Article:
Returned asteroid sample unlocks time capsule older than the Sun
A six-year round trip to an asteroid and back has yielded unprecedented insights into the formation of the solar system. Scientists have conducted the first comprehensive analysis of samples returned from asteroid Ryugu, finding a detailed history starting with the oldest material ever found.
The solar system started out as basically a giant disc of dust and gas, which gradually clumped together to form the Sun, then the planets and moons. The crumbs of this cake were left to drift around in space as asteroids and comets, and as such, they’re basically time capsules that preserve pristine material from the formation of the solar system.
We can study them when they fall to Earth as meteorites, but unfortunately these samples will be contaminated by Earthly processes. The best samples come straight from the source, which have been locked in space largely unchanged for billions of years. And that was the goal of the Hayabusa2 mission, launched by the Japan Aerospace Exploration Agency (JAXA) in 2014.
Hayabusa2 successfully made contact with the asteroid Ryugu in 2019, swooping down and scooping up a sample of rocky material from the surface, and bringing it back to Earth in December 2020. Now, the first comprehensive analysis of this pristine sample has been completed.
The scientists studied 16 particles from Ryugu, and found that it contains the oldest material ever identified, with some grains older than the Sun. While the current asteroid is only about 1 km (0.6 miles) wide, this is just a fragment of a parent body (a planetesimal) that was likely a few dozen kilometers in diameter, which formed in the outer solar system.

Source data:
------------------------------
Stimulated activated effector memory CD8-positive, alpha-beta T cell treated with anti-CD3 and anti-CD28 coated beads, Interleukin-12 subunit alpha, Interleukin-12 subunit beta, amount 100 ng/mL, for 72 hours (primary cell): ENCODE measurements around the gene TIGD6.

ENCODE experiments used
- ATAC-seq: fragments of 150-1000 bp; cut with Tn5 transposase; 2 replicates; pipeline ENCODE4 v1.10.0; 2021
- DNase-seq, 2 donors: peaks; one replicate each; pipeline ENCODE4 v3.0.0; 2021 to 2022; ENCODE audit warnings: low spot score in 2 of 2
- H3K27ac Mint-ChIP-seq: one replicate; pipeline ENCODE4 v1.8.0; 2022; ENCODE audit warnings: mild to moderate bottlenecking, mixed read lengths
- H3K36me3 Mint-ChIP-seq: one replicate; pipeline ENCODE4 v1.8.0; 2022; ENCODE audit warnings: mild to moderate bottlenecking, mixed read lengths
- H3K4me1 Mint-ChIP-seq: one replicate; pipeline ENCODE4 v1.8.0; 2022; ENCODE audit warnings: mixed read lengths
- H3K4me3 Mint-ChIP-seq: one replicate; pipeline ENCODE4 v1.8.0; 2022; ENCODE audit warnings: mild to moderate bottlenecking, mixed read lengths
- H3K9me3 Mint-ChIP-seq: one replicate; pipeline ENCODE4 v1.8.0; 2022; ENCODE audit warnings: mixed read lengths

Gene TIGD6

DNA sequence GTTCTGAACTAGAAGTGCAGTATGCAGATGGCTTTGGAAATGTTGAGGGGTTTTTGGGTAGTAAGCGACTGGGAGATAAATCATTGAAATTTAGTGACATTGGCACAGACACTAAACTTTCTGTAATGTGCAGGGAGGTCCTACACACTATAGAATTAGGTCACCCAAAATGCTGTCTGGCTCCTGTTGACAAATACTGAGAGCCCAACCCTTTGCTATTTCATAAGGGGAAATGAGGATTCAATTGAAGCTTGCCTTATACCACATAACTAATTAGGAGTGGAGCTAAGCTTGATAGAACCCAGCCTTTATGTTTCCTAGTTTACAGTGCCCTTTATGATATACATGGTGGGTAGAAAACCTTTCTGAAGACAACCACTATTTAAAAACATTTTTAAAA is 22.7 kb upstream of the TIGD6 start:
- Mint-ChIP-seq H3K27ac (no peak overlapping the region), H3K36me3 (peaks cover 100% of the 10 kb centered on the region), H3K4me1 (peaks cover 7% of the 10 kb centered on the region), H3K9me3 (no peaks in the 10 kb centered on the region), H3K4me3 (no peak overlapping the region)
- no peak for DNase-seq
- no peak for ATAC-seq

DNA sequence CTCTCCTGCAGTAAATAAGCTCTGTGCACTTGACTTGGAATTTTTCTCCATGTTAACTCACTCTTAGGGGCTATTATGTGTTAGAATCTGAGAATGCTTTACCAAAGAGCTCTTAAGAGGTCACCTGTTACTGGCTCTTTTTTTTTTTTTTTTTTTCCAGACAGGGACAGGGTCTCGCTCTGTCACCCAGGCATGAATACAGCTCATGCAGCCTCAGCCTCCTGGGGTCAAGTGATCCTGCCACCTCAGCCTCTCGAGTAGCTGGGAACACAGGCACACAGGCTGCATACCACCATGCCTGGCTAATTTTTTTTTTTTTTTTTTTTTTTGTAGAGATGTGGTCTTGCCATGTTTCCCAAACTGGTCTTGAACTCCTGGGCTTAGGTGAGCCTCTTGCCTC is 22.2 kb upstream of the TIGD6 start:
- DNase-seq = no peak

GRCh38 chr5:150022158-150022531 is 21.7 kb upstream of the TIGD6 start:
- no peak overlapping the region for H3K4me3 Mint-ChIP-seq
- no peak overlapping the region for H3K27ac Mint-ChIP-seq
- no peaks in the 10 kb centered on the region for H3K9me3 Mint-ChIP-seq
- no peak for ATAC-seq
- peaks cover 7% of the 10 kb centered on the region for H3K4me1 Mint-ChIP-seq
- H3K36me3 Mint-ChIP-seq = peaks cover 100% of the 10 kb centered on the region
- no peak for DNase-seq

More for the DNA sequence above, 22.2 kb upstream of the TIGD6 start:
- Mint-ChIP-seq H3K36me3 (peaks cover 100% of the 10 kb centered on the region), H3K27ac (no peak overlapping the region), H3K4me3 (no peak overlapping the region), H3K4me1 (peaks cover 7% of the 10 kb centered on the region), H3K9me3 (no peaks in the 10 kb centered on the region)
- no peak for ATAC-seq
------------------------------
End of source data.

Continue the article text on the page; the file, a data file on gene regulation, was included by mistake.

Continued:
Intriguingly, the material showed signs of having been soaked in water in the distant past. Radioisotope dating revealed that Ryugu’s parent body had been altered by water circulation a few million years after the birth of the solar system.
“One must picture an aggregate of ice and dust floating in space, that turned into a giant mudball when ice was melted by nuclear energy from the decay of radioactive elements that were present in the asteroid when it formed,” said Nicolas Dauphas, an author of the study.
Those radioactive elements would have all decayed away after five million years, and the planetesimal would have frozen over again. An impact by another object would have thrown off fragments of this planetesimal, including one that became Ryugu. Eventually, Ryugu was shunted by the gravity of planets into the inner solar system, where its icy layers would have vaporized away, leaving the dry ball of rocks and dust seen today.
The scientists also detected primitive organic material in the sample, including protein-forming amino acids. That lends weight to the idea that the ingredients of life can begin forming in space, before being delivered to Earth by asteroids like Ryugu. The planetesimal’s wet history also adds evidence for the hypothesis that water could have been deposited here the same way.
As insightful as this analysis was, it’s only the beginning. The material examined in this study is just a fragment of the total sample recovered from Ryugu, with some of it being put away into storage for future analysis with more advanced technology. NASA did much the same thing with lunar samples brought back from the Apollo missions that have only recently been opened and studied, 50 years later.
Other missions are currently in the works to bring back pristine samples from another asteroid, Bennu, while the Perseverance rover is stashing samples of Martian rock for an eventual return trip to Earth.
The research was published in the journal Science.